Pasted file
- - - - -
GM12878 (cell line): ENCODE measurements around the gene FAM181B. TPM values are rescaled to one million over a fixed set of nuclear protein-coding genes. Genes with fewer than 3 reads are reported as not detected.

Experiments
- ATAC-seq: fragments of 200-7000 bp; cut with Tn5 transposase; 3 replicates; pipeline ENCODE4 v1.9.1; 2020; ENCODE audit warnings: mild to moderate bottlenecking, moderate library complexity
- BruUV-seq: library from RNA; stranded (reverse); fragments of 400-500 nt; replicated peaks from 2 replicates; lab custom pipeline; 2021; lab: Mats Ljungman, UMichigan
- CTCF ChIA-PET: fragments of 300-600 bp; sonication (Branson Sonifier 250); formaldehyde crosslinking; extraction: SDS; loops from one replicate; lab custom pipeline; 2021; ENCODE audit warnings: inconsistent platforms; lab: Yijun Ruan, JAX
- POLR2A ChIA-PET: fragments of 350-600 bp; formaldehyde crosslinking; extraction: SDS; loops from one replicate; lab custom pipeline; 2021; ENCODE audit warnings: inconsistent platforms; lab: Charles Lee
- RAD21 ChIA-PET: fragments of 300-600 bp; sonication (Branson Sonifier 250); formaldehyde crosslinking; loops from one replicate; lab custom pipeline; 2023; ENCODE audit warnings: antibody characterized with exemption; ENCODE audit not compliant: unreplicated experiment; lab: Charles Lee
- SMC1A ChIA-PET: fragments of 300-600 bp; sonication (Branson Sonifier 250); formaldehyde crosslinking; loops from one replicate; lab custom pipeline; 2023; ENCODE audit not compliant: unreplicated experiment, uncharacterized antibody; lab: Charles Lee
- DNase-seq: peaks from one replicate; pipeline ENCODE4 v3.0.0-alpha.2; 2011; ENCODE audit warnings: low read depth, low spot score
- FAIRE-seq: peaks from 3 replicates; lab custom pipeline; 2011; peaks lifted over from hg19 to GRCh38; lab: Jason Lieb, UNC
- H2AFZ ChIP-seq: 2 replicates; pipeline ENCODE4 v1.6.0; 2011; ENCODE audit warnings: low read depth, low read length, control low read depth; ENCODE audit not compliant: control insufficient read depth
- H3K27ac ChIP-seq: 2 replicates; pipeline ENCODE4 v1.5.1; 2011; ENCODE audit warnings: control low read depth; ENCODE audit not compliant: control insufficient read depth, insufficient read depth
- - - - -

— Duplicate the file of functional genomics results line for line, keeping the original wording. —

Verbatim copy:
GM12878 (cell line): ENCODE measurements around the gene FAM181B. TPM values are rescaled to one million over a fixed set of nuclear protein-coding genes. Genes with fewer than 3 reads are reported as not detected.

Experiments
- ATAC-seq: fragments of 200-7000 bp; cut with Tn5 transposase; 3 replicates; pipeline ENCODE4 v1.9.1; 2020; ENCODE audit warnings: mild to moderate bottlenecking, moderate library complexity
- BruUV-seq: library from RNA; stranded (reverse); fragments of 400-500 nt; replicated peaks from 2 replicates; lab custom pipeline; 2021; lab: Mats Ljungman, UMichigan
- CTCF ChIA-PET: fragments of 300-600 bp; sonication (Branson Sonifier 250); formaldehyde crosslinking; extraction: SDS; loops from one replicate; lab custom pipeline; 2021; ENCODE audit warnings: inconsistent platforms; lab: Yijun Ruan, JAX
- POLR2A ChIA-PET: fragments of 350-600 bp; formaldehyde crosslinking; extraction: SDS; loops from one replicate; lab custom pipeline; 2021; ENCODE audit warnings: inconsistent platforms; lab: Charles Lee
- RAD21 ChIA-PET: fragments of 300-600 bp; sonication (Branson Sonifier 250); formaldehyde crosslinking; loops from one replicate; lab custom pipeline; 2023; ENCODE audit warnings: antibody characterized with exemption; ENCODE audit not compliant: unreplicated experiment; lab: Charles Lee
- SMC1A ChIA-PET: fragments of 300-600 bp; sonication (Branson Sonifier 250); formaldehyde crosslinking; loops from one replicate; lab custom pipeline; 2023; ENCODE audit not compliant: unreplicated experiment, uncharacterized antibody; lab: Charles Lee
- DNase-seq: peaks from one replicate; pipeline ENCODE4 v3.0.0-alpha.2; 2011; ENCODE audit warnings: low read depth, low spot score
- FAIRE-seq: peaks from 3 replicates; lab custom pipeline; 2011; peaks lifted over from hg19 to GRCh38; lab: Jason Lieb, UNC
- H2AFZ ChIP-seq: 2 replicates; pipeline ENCODE4 v1.6.0; 2011; ENCODE audit warnings: low read depth, low read length, control low read depth; ENCODE audit not compliant: control insufficient read depth
- H3K27ac ChIP-seq: 2 replicates; pipeline ENCODE4 v1.5.1; 2011; ENCODE audit warnings: control low read depth; ENCODE audit not compliant: control insufficient read depth, insufficient read depth